Destroys Pathogens

  • Can destroy human disease organisms
  • Can destroy plant pathogens
  • Can destroy livestock pathogens


  • Can be used to produce food
  • Can eliminate waste disposal costs
  • Reduces the need for water, fertilizers, and pesticides
  • Can be sold at a profit
  • Extends landfill life by diverting materials
  • Is a less costly bioremediation technique

Source: U.S. EPA (October 1997). Compost-New Applications for an Age-Old Technology. EPA530-F-97-l 047. And author's experience. j

However, the microorganisms can simply wait until the temperature rises enough for them to thaw out and then they'll work feverishly. If you have room, you can continue to add material to a frozen compost pile. After a thaw, the pile should work up a steam as if nothing happened.

4) Balanced Diet

A good blend of materials (a good carbon/nitrogen balance in compost lingo) is required for a nice, hot compost pile. Since most of the materials commonly added to a backyard compost pile are high in carbon, a source of nitrogen must be incorporated into the blend of ingredients. This isn't as difficult as it may seem. You can carry bundles of weeds to your compost pile, add hay, straw, leaves and food scraps, but you may still be short on nitrogen. Of course the solution is simple — add manure. Where can you get manure? From an animal. Where can you find an animal? Look in a mirror.

Rodale states in The Complete Book of Composting that the average gardener may have difficulty in obtaining manure for the compost heap, but with "a little ingenuity and a thorough search," it can be found. A gardener in the book testifies that when he gets "all steamed up to build myself a good compost pile, there has always been one big question that sits and thumbs its nose at me: Where am I going to find, the manure? I am willing to bet, too, that the lack of manure is one of the reasons why your compost pile is not the thriving humus factory that it might be."

Hmmm. Where can a large animal like a human being find manure? Gee, that's a tough one. Let's think real hard about that. Perhaps with a little "ingenuity and a thorough search" we can come up with a source. Where is that mirror, anyway? Might be a clue there.


One way to understand the blend of ingredients in your compost pile is by using the C/N ratio (carbon/nitrogen ratio). Quite frankly, the chance of the average person measuring and monitoring the carbon and nitrogen quantities of her organic material is almost nil. If composting required this sort of drudgery, no one would do it.

However, by using all of the organic refuse a family produces, including humanure, urine, food refuse, weeds from the garden, and grass clippings, with some materials from the larger agricultural community such as a little straw or hay, and maybe some rotting sawdust or some collected leaves from the municipality, one can get a good mix of carbon and nitrogen for successful thermophilic composting.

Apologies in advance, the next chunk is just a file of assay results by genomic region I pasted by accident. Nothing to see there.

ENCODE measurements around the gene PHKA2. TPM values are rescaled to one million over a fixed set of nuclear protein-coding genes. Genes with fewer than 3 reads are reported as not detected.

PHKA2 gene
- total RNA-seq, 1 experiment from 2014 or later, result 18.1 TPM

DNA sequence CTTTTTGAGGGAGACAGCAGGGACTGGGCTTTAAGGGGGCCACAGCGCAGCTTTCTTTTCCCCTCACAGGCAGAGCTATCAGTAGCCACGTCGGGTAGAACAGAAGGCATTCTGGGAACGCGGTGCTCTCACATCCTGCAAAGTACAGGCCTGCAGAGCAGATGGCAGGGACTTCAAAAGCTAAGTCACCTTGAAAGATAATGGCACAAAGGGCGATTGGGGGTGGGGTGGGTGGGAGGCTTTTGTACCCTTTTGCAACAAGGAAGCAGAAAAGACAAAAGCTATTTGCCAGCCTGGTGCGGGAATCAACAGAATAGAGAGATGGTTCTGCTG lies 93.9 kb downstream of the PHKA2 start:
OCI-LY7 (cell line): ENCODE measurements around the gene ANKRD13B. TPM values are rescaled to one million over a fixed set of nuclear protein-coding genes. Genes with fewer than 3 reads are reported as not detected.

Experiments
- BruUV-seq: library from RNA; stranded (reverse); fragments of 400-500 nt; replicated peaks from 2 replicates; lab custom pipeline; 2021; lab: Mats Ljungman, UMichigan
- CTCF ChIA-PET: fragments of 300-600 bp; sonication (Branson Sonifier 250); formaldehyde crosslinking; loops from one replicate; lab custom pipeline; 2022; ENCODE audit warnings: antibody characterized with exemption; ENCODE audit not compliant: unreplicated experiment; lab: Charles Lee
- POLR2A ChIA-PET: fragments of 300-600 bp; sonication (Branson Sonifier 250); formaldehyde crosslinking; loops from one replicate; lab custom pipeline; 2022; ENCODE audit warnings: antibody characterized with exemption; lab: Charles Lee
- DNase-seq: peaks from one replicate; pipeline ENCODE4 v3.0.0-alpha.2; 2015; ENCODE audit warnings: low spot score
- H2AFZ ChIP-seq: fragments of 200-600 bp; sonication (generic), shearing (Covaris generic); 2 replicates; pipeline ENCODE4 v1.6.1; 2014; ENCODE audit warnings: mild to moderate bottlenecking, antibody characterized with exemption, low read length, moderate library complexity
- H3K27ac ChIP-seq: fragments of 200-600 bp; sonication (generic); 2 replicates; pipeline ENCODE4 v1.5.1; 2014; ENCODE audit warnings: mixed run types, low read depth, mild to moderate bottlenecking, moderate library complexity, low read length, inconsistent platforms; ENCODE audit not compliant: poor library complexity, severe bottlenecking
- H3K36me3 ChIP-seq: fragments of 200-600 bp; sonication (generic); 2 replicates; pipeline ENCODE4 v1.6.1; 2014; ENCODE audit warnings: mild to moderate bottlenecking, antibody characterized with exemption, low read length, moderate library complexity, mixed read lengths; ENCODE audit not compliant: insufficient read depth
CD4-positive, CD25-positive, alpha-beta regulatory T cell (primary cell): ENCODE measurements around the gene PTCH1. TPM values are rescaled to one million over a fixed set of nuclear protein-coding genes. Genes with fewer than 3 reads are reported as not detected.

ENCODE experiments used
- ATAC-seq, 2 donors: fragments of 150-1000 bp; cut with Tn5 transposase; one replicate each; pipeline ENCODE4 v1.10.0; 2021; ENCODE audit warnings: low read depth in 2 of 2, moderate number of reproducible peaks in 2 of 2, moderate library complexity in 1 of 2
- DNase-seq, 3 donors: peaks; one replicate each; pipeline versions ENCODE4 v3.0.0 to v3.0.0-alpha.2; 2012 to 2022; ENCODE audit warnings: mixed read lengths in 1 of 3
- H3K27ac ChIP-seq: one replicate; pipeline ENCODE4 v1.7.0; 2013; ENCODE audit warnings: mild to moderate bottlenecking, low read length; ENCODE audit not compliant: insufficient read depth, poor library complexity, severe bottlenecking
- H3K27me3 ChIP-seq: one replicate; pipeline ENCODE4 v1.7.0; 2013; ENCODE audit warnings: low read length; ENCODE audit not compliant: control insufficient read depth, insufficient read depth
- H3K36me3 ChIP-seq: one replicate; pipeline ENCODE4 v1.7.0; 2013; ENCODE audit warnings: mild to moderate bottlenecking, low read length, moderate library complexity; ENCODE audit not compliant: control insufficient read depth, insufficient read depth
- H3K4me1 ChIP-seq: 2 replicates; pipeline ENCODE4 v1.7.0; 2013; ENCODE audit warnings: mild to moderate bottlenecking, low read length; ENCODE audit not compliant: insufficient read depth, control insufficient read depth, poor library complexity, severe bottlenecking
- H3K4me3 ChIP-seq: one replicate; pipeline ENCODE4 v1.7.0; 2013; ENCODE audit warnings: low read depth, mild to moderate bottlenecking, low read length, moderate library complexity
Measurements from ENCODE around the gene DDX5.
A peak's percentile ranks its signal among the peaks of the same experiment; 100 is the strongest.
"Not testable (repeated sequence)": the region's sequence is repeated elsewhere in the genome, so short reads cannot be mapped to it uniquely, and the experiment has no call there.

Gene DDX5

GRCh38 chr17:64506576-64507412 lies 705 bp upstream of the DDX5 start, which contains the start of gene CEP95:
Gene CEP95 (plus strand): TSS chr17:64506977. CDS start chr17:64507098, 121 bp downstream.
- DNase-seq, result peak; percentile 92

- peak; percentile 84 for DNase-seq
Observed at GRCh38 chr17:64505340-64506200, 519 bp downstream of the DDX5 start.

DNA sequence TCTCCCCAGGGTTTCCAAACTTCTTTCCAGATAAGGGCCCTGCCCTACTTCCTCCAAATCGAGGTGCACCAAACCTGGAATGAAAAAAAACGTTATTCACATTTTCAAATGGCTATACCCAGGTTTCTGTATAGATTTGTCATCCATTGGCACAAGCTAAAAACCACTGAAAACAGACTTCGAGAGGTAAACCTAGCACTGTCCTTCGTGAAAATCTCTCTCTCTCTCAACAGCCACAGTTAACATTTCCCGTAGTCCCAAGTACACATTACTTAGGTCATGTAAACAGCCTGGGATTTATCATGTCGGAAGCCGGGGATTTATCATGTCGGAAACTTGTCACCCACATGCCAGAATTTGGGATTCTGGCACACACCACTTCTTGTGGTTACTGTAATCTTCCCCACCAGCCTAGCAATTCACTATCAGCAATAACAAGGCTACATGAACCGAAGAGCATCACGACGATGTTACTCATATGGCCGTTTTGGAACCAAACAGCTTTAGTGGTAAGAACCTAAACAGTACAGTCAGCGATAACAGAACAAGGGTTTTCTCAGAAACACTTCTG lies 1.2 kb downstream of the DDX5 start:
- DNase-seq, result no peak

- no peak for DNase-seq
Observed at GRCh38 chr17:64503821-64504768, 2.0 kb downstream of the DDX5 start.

A good C/N ratio for a compost pile is between 20/1 and 35/1.16 That's 20 parts of carbon to one part of nitrogen, up to 35 parts of carbon to one part of nitrogen. Or, for simplicity, you can figure on shooting for an optimum 30/1 ratio.

For microorganisms, carbon is the basic building block of life and is a source of energy, but nitrogen is also necessary for such things as proteins, genetic material and cell structure. For a balanced diet, microorganisms that digest compost need about 30 parts of carbon for every part of nitrogen they consume. If there's too much nitrogen, the microorganisms can't use it all and the excess is lost in the form of smelly ammonia gas. Nitrogen loss due to excess nitrogen in a compost pile (a low C/N ratio) can be over 60%. At a C/N ratio of 30 or 35 to 1, only one half of one percent of the nitrogen will be lost (see Table 3.1). That's why you don't want too much nitrogen in your compost — the nitrogen will be lost to the air in the form of ammonia gas, and nitrogen is too valuable for plants to allow it to escape into the atmosphere.17

Table 3.2


Material Activated Sldg. Amaranth Apple Pomace Blood Bread Cabbage Cardboard Coffee Grnds. Cow Manure Corn Cobs Corn Stalks Cottonseed Ml. Cranberry Plant Farm Manure Fern

Fish Scrap Fruit

Garbage (Raw)

Grass Clippings

Hardwood Bark

Hardwoods (Avg)

Hay (General)

Hay (legume)

Hen Manure

Horse Manure




Meat Scraps

Mussel Resid.



Oat Straw

Olive Husks




Pig Manure

Potato Tops

Poultry Carcasses


Raw Sawdust

C/N Ratio

Was this article helpful?

0 0
Organic Gardeners Composting

Organic Gardeners Composting

Have you always wanted to grow your own vegetables but didn't know what to do? Here are the best tips on how to become a true and envied organic gardner.

Get My Free Ebook

Post a comment